WSJ News Exclusive | Coca-Cola Trials Turning Hard-to-Recycle Plastic Into Bottles


Trialing the technology in Europe which turns hard-to-recycle plastic into new bottles in an effort to meet its sustainability goals.

The company̵7;s largest European bottler,

Coca-Cola Europacific Partners,

is funding a startup in the Netherlands that will produce food-grade recycled plastics from plastics that are usually sent to landfill or incinerated – such as film, trays, clothing and colored packaging. This will create an additional source of recycled material. The current supply of recycled plastics is expensive and limited, forcing companies to rely on abundant and cheap oil as a key ingredient in the production of packaging.

“This new technology is important for improving access to recycled materials for bottles,” said Wouter Vermeulen, Coca-Cola’s senior director of sustainability and public policy in Europe. “The Coca-Cola system is committed to reducing our dependence on oil by promoting the production and recycling of virgin packaging materials.”

Coca-Cola aims to increase the proportion of recycled content in its packaging to 50% by 2030. The soft drinks group has acquired around 25% so far.

The company is requiring its bottlers to use more recycled materials to meet its own sustainability goals, “We simply don’t have the necessary levels [of recycled plastic]said Joe Frances, vice president of sustainability at Coca-Cola Europacific Partners.

Startup QRE Technology’s new process cleans and partially breaks down plastics to recombine them into recycled materials. Its so-called partial depolymerization method removes color from polyester, turning it into clear polyethylene terephthalate—or PET—pellets. A study commissioned by CuRe stated that its process resulted in approximately 65% ​​fewer greenhouse-gas emissions than oil-based new plastic production. Coca-Cola Europacific Partners has invested in CuRe in 2020 and again this year.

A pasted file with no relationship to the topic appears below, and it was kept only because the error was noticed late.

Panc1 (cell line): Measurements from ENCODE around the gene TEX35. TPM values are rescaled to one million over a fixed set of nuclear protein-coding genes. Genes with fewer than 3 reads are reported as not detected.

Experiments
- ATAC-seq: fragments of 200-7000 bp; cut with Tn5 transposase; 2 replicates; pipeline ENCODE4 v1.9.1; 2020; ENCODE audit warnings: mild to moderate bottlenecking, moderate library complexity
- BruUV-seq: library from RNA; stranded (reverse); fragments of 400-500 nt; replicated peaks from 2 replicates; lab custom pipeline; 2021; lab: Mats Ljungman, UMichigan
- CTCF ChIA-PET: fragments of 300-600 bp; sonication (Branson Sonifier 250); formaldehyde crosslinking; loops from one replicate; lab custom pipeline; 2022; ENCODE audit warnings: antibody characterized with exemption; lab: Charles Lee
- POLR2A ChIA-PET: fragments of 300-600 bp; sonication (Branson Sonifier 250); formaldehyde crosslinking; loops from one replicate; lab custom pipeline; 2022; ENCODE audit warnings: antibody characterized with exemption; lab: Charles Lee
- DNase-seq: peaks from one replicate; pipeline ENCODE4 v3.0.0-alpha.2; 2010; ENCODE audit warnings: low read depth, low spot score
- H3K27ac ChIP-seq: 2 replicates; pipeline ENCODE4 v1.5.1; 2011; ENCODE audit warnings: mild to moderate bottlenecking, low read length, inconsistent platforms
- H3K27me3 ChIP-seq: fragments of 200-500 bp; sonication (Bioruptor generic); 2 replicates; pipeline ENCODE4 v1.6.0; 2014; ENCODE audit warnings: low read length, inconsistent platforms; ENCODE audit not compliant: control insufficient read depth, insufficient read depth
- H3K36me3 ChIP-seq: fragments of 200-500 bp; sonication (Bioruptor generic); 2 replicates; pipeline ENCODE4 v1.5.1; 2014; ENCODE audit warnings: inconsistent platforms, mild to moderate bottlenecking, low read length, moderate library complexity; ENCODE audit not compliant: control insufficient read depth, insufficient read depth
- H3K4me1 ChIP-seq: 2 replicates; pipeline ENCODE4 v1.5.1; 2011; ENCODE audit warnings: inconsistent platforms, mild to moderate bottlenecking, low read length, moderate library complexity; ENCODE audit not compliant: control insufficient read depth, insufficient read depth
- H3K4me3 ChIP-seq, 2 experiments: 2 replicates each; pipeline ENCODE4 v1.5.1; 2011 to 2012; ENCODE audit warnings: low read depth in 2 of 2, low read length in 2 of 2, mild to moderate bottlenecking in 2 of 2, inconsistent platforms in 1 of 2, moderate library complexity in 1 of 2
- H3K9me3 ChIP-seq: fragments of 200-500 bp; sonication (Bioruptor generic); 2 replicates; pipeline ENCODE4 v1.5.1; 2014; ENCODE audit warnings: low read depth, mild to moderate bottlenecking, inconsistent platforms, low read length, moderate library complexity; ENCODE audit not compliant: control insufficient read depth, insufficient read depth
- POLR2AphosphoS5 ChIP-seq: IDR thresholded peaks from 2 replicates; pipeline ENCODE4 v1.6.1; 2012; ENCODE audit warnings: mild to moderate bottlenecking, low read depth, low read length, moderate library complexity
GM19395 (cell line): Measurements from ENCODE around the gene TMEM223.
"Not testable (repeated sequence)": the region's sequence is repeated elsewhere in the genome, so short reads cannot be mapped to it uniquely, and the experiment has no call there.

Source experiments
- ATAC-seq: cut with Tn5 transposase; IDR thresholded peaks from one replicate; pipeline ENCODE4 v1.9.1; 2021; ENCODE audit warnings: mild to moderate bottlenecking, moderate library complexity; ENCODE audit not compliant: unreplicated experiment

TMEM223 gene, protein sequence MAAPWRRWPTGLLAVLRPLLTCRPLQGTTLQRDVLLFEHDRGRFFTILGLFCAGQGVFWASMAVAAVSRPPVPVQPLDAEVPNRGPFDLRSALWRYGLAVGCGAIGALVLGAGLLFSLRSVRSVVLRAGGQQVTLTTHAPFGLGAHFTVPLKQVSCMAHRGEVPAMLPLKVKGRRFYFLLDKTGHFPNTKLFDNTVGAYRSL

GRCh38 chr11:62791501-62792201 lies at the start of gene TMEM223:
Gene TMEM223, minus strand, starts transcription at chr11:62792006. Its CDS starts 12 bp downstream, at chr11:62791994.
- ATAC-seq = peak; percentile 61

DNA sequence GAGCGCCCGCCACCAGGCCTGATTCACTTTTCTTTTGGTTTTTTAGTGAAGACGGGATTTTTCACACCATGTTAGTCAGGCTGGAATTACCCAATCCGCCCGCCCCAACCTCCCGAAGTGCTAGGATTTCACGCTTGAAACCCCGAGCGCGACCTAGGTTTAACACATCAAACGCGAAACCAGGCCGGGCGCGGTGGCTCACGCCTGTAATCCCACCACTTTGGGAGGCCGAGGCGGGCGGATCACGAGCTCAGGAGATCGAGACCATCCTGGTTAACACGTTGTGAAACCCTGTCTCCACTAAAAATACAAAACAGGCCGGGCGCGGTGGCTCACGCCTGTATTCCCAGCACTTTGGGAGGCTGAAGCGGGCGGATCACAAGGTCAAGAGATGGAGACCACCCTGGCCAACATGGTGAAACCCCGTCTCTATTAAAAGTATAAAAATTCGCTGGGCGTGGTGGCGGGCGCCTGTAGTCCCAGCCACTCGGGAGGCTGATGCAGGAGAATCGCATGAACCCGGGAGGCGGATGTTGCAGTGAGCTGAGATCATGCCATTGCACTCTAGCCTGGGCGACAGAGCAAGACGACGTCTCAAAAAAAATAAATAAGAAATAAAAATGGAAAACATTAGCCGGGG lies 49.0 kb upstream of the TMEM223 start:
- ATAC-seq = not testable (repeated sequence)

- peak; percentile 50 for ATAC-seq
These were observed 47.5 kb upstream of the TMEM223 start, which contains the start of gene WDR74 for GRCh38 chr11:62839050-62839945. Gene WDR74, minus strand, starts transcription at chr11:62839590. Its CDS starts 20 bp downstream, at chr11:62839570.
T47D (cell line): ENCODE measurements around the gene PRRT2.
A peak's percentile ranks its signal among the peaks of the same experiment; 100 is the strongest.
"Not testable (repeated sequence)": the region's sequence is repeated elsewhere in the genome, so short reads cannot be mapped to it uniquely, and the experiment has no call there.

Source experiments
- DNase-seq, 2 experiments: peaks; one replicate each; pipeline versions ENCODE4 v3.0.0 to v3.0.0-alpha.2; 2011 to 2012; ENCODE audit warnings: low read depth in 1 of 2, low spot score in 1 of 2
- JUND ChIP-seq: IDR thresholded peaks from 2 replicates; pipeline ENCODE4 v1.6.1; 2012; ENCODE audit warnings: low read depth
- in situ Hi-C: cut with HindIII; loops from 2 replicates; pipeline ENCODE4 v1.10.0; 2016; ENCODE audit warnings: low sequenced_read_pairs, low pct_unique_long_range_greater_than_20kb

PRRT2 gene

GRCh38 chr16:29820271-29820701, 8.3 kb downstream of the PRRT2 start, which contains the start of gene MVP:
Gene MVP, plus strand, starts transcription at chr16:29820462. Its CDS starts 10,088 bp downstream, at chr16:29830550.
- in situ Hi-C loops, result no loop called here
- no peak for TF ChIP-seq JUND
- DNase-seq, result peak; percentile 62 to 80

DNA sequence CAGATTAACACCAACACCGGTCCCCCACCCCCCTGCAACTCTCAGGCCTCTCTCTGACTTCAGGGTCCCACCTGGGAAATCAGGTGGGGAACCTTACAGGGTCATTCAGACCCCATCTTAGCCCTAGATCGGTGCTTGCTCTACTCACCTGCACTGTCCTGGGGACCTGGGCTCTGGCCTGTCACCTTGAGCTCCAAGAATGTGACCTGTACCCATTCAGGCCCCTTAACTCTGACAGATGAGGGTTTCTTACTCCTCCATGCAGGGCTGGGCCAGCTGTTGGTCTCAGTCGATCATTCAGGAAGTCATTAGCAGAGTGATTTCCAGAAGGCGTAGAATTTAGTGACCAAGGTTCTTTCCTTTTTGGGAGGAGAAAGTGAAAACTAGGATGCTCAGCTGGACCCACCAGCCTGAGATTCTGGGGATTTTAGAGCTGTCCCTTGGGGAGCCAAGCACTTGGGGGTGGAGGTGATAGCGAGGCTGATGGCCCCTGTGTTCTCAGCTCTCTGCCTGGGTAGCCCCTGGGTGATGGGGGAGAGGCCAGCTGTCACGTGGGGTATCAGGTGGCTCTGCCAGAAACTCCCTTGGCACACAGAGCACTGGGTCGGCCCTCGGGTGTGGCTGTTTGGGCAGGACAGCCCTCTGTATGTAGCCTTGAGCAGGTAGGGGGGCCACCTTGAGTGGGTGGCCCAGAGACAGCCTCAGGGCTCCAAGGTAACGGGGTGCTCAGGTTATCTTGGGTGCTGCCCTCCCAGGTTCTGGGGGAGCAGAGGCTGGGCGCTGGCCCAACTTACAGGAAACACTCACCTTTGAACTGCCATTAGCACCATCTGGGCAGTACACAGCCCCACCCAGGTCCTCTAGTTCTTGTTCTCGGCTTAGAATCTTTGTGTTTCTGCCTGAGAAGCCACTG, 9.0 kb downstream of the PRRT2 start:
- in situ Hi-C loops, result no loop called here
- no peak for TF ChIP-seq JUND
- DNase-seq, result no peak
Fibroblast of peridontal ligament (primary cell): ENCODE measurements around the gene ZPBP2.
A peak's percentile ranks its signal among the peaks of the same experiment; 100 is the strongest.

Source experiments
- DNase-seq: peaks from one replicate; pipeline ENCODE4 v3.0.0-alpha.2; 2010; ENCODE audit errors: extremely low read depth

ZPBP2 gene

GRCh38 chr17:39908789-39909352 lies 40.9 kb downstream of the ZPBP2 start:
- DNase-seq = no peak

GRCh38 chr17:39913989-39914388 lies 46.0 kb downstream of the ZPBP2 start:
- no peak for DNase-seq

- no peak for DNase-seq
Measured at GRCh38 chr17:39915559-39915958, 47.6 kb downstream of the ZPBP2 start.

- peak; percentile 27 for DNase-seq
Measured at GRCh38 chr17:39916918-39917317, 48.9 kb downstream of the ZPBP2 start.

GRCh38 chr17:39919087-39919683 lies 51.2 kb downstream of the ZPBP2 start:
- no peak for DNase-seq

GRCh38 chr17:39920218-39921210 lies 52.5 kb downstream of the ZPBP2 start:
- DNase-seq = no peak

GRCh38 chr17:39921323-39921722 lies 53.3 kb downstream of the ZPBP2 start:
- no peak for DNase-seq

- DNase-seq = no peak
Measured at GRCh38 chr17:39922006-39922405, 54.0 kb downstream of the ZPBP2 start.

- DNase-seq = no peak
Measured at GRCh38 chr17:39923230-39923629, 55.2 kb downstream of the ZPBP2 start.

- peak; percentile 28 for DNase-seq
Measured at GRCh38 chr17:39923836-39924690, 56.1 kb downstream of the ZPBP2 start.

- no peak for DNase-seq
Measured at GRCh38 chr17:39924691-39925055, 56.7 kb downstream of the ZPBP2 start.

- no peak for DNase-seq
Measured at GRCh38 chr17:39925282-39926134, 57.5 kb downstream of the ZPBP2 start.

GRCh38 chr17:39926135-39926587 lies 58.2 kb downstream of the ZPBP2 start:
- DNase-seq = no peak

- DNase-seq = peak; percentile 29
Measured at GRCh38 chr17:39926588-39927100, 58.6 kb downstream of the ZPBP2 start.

CuRe is sending samples to Coca-Cola in Atlanta for testing and, if it continues to meet quality standards, it’s possible the recycled plastic could make its way to other markets.

Coca-Cola’s Mr Vermeulen said: “We are currently focused on getting CuRe’s technology right in Europe as a first priority, before looking at how it can benefit other markets “

By 2025, one plant is expected to produce approximately 25,000 metric tons of recycled plastic per year. Coca-Cola Europacific Partners will get a significant portion of that output, but it will represent a fraction of its feedstock, currently around 200,000 metric tons of polyester per year in Europe. If the factory lives up to expectations, Bottcher will build a larger plant before the end of the decade.

The packaging represents approximately 40% of Coca-Cola Europacific Partners’ carbon footprint, primarily due to its use of oil-based virgin plastics. Its goal is to stop using oil to produce plastic bottles by 2030. Last year, nearly half of its bottles were made from recycled plastics and bioplastics.

By the end of the next decade, Mr. Francis of Coca-Cola Europacific Partners envisions technology such as CuRe bottling supplying about 25% of the company’s needs while traditional recycling methods will satisfy about 70%. He expects recycled plastics supplied by QRE’s method to be significantly more expensive than existing recycled plastics, which can be up to 50% more expensive than plastics made from oil.

“I’m not going to stand here in 2023 and say we have a complete road map that will take us there,” Mr. Francis said. “I really believe the business made the right investment.”

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